The day was drawing to close, and we were still eager to see elephants that we kept missing along the road. I thought we would see one or two and I would have been utterly and completely satisfied with that. Just as the sun was setting over the mountains, Ben got a call in on his radio. Multiple families of wild elephants were spotted in that same field we had crossed through around lunchtime. Ben sped up the truck and next thing I knew we were full out sprinting about 2 km up a dirt path into the field. When we came to the plateau, there was a good crowd with telephoto lenses directed to the edge of the jungle. Ben handed over his binoculars and what I saw was truly magical. Twenty two wild elephants, from various families, had congregated for a sunset graze. I felt like Roger in 101 Dalmatians when he comes running through the apartment counting the puppies being born. “20… 21… 22. TWENTY TWO!” I’m getting emotional even writing about it. It was unbelievable. Here I was in Thailand at the edge of a rainforest watching a large herd of elephants as the sun was setting over the mountains. There were so many babies! We watched them eat, play, roll around, and just,exist. After about 30 minutes of drooling over the sight in front of us, Ben told us that we had to leave so that the families could cross the fields to their watering hole.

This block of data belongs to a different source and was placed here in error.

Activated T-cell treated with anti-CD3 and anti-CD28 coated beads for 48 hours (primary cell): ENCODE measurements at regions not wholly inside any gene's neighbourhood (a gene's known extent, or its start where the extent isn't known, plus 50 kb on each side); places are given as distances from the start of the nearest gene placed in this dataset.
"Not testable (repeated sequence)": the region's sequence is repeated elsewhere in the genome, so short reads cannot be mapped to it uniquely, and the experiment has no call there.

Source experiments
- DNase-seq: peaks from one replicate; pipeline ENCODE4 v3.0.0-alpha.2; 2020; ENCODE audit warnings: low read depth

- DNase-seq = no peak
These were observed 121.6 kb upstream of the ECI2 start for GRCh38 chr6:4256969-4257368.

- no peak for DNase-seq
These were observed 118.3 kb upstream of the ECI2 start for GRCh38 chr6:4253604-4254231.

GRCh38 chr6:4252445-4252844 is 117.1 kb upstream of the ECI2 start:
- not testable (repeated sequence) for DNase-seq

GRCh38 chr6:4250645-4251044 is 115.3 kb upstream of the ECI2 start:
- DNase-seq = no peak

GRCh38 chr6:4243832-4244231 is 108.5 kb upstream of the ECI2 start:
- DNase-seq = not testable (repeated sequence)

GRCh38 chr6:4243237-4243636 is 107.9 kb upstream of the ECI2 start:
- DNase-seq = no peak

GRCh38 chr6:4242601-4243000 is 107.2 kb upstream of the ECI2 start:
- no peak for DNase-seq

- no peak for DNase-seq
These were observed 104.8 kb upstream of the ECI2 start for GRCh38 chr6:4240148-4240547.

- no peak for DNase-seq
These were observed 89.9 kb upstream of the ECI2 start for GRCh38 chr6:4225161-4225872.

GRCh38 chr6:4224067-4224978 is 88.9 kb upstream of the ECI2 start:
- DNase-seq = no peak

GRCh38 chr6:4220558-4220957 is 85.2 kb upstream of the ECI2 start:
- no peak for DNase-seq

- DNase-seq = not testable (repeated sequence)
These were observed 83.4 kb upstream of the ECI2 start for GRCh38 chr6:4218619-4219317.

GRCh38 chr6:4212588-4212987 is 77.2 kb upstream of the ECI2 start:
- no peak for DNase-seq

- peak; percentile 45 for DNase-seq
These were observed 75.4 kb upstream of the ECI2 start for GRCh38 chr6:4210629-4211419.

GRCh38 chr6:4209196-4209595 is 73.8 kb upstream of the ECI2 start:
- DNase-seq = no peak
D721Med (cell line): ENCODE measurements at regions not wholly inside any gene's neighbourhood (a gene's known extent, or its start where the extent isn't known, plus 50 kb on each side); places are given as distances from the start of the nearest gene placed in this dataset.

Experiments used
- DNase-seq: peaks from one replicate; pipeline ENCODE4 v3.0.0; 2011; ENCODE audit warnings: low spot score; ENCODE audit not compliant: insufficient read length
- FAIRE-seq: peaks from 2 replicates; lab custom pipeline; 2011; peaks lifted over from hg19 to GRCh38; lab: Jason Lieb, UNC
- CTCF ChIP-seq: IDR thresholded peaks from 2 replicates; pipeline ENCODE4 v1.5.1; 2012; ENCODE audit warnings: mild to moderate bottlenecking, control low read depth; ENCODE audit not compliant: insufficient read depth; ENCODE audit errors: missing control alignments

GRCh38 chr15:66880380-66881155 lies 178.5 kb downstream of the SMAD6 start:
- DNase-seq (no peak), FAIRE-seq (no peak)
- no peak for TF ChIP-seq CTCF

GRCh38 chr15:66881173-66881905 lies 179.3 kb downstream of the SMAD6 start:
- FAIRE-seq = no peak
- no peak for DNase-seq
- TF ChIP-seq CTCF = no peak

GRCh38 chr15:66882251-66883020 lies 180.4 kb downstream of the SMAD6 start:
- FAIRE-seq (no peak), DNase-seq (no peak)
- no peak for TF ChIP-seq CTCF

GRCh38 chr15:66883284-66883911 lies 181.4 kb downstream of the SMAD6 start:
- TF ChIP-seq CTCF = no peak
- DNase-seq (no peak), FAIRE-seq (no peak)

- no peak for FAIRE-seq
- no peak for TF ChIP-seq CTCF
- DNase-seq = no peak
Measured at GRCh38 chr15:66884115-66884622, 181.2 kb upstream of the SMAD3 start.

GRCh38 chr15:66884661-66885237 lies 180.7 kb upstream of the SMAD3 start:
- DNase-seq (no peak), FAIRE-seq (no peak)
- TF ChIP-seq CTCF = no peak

elephant paparazzi

elephant paparazzi

The rest of the night was a blur of exhaustion. Still on a high from the day but physically spent, we all ended up in bed quite early for a Saturday night. Our weekend away in Khao Yai came and went better than I could have imagined it. Perfect weather, perfect tour, amazing luck seeing so many animals, and countless laughs with good friend who were strangers two months ago.

Our lucky guide, Ben!